Szenegeto, who earned a degree in electrical engineering at the Air Force Institute at Wright-Patterson Air Force Base in Dayton, worked for a time as a staff officer at the Pentagon. ”I was on the inspector general’s staff, monitoring new equipment that came out,” he said.

Then as the next war started, Szenegeto found himself stationed at bases in Takhli and Korat, Thailand, flying missions in an F-105 Thunderchief, used for the majority of the bombing missions during the early years of the war.

The Thunderchief – which carried a full bomb load of 16 of the 750-pound bombs on its five hardpoints – also was the only U.S. aircraft to have been removed from combat due to high loss rates.

”Those planes were a red hot tube surrounded by a fuel tank. My name was on the side of one of the Wild Weasel two-seaters models, but I preferred to fly alone,” he said.

Szenegeto was given credit for flying 100 missions, day and night, and normally following a spotter plane that marked bombing targets with smoke where the Thunderchiefs would swoop down, laying out the bombs to take out enemy bridges, storage sites and other military targets.

”I actually flew in 122 missions, but we don’t talk about the 22 we flew in Laos and Cambodia,” he said. ”They don’t count.”

Recalling missions, planes that were lost along with fellow pilots along the way, Szenegeto, who normally refers to himself as an ”old farmboy,” always puts things in perspective: ”That’s all right, it’s all part of life.”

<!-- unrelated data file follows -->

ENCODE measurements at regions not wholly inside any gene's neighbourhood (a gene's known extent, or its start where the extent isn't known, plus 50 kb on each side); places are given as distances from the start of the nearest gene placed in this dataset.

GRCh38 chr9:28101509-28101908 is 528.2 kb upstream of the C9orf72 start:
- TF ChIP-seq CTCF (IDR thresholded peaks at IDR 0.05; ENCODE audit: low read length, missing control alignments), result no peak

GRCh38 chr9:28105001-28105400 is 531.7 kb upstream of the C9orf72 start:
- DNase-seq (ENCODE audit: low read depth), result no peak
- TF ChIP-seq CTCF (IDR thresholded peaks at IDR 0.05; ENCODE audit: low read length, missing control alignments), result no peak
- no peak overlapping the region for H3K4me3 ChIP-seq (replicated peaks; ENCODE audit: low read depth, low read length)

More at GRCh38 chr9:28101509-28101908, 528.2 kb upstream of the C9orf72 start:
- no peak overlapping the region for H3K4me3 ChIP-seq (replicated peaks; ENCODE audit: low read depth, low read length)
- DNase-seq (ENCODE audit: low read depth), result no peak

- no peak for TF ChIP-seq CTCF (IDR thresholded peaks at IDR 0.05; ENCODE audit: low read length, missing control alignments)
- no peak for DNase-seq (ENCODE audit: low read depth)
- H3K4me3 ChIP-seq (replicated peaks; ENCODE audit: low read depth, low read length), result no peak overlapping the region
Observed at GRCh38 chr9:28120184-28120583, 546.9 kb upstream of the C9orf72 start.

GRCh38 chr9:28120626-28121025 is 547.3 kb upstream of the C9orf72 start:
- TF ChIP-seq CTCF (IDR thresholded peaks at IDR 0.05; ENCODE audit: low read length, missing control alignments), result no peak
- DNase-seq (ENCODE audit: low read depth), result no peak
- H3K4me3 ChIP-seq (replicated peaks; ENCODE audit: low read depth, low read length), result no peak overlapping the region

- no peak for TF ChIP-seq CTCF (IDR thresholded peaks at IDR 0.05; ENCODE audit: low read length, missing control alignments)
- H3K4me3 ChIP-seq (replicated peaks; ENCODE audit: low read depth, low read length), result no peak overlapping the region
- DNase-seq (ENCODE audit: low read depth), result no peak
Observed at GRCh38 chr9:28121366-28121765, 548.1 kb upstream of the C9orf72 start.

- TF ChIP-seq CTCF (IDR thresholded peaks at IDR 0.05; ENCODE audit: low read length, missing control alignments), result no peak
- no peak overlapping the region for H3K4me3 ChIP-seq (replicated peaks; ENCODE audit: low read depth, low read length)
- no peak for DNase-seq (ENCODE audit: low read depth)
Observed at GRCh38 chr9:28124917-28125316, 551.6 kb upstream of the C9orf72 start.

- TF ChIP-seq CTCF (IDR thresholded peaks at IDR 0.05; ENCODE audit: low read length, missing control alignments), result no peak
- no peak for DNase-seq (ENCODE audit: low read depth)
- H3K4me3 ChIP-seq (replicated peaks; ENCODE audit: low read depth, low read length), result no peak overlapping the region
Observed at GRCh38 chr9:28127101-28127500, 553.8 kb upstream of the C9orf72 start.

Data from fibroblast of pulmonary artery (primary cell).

After combat and his retirement from the military, Szenegeto worked the family farm and continued to take to the air, launching himself into his barnstorming era.

From the sky in any of the planes he flew out of his combination barn / hangar, the crossroads, the wooded fields and countless grass covered airstrips in the region have gotten a little fuzzy over the years with age-related macular degeneration that has set in.

The confirmed bachelor likes to tell his flying buddies stories that begin with, ”When I used to fly…”

In the good old days, fellow pilots like John Molek, Phil Arbie or Rudy Kovacevich and others would take off on a Saturday or Sunday to have lunch in New Castle, Latrobe, Pa., or Fairbanks Farms in New York.

”Some of us view Mook as eccentric, but frankly he’s one of the most intelligent people I’ve ever met,” Kovacevich said.

”Try talking to him about international banking, or any subject really. He’s one of the most well-read people around. At one time, he had a bunker of books surrounding this chair in his rathole he calls a house. We’d find him in there reading owner’s manuals for this plane or that plane,” Kovacevich said.

Szenegeto didn’t sound very eccentric on July 14, 1968, when he earned equivalent of a second Distinguished Flying Cross:

”Major Julius W. Szenegeto distinguished himself by extraordinary achievement while participating in aerial flight as an F-105 pilot near Phong Nha, North Vietnam.

”After successfully destroying a munitions storage site, led his flight in silencing several gun positions and halting the advance of hostile troops intent on capturing a downed pilot. The accurate ordnance delivery by Maj. Szenegeto contributed greatly to the successful rescue effort of a fellow pilot. The professional competence, aerial skill, and devotion to duty displayed by Maj. Szenegeto reflect great credit upon himself and the United States Air Force.”